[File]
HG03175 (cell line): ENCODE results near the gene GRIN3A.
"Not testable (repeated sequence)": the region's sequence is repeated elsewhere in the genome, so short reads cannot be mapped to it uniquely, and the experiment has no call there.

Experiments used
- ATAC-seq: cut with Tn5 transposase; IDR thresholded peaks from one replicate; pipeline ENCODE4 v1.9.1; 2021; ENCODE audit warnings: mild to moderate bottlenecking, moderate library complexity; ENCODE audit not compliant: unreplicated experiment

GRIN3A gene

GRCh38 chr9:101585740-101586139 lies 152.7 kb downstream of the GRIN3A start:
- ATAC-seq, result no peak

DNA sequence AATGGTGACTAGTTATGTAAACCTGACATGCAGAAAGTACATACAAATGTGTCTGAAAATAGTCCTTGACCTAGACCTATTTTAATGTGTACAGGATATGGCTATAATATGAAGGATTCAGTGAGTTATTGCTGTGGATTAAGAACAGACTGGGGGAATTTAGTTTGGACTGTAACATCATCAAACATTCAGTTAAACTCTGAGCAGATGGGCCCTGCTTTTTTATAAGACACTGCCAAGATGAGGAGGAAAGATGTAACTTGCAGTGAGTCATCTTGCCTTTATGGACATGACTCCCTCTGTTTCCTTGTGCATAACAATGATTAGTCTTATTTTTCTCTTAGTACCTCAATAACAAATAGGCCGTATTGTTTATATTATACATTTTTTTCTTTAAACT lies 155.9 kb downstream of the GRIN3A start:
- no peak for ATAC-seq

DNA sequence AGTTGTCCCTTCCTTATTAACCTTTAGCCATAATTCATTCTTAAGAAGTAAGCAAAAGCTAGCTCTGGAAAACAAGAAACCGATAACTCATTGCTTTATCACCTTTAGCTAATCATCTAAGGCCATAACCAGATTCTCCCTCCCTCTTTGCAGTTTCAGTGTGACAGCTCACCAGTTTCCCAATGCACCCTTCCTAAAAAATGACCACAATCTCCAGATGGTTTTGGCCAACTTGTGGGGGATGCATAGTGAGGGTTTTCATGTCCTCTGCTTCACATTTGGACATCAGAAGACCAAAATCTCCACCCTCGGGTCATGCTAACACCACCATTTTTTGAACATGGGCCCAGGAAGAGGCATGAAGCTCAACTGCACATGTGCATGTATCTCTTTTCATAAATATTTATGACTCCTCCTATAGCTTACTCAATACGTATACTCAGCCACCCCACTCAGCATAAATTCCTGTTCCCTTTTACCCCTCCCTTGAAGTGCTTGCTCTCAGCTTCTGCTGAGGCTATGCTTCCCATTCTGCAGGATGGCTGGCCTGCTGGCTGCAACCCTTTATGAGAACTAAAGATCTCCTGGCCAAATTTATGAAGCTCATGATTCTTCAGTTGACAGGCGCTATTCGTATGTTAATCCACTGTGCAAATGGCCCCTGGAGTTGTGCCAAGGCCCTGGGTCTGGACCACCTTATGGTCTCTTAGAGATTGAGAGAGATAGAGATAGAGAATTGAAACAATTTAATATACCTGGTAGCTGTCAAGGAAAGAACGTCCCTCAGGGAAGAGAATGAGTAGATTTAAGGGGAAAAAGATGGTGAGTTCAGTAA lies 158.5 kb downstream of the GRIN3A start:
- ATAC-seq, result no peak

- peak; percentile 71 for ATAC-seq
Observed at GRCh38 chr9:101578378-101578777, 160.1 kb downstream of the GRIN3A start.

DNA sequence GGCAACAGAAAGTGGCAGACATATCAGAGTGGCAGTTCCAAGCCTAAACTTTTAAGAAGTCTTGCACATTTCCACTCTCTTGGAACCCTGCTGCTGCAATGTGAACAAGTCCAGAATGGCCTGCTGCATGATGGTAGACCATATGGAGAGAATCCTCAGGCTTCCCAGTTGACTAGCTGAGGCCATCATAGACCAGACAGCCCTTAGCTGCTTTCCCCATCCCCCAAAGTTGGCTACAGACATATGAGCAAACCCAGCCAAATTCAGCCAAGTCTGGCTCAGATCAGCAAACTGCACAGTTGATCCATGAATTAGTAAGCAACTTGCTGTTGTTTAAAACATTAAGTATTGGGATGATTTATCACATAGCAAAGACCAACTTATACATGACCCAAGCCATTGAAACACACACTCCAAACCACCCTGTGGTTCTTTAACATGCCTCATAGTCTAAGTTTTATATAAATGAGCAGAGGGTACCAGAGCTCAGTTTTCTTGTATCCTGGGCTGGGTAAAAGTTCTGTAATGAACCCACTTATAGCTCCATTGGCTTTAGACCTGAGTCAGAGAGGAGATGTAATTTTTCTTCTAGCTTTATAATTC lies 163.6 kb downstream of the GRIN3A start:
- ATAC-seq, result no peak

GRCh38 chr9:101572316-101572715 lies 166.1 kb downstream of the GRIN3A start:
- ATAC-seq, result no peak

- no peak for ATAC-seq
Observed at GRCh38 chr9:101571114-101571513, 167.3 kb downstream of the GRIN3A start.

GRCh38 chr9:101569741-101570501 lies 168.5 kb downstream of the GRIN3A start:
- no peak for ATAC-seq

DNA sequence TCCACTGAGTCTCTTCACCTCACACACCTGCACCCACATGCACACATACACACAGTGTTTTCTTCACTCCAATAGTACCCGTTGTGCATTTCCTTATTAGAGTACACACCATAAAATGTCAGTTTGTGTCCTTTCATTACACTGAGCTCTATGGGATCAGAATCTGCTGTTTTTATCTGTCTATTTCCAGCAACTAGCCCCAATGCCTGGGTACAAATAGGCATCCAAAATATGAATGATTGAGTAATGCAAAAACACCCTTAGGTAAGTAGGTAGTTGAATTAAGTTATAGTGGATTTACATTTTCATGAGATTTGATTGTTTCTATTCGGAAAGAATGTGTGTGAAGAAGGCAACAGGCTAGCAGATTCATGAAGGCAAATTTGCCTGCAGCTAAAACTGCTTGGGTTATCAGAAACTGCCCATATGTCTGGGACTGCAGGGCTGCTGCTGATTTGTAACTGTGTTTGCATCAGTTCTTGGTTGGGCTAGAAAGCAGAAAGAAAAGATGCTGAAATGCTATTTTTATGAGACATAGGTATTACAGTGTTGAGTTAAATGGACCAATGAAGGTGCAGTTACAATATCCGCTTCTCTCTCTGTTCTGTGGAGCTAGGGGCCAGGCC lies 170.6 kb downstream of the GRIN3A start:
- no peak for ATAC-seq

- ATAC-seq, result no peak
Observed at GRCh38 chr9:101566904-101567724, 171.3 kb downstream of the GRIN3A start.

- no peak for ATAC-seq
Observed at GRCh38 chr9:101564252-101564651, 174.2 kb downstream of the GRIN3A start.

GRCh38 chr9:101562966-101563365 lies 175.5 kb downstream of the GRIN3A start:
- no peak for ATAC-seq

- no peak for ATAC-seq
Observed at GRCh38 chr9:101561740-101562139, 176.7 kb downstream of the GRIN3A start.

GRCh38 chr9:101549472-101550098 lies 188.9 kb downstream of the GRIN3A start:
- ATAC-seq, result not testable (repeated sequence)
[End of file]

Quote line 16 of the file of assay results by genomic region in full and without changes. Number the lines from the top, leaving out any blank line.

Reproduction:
GRCh38 chr9:101572316-101572715 lies 166.1 kb downstream of the GRIN3A start: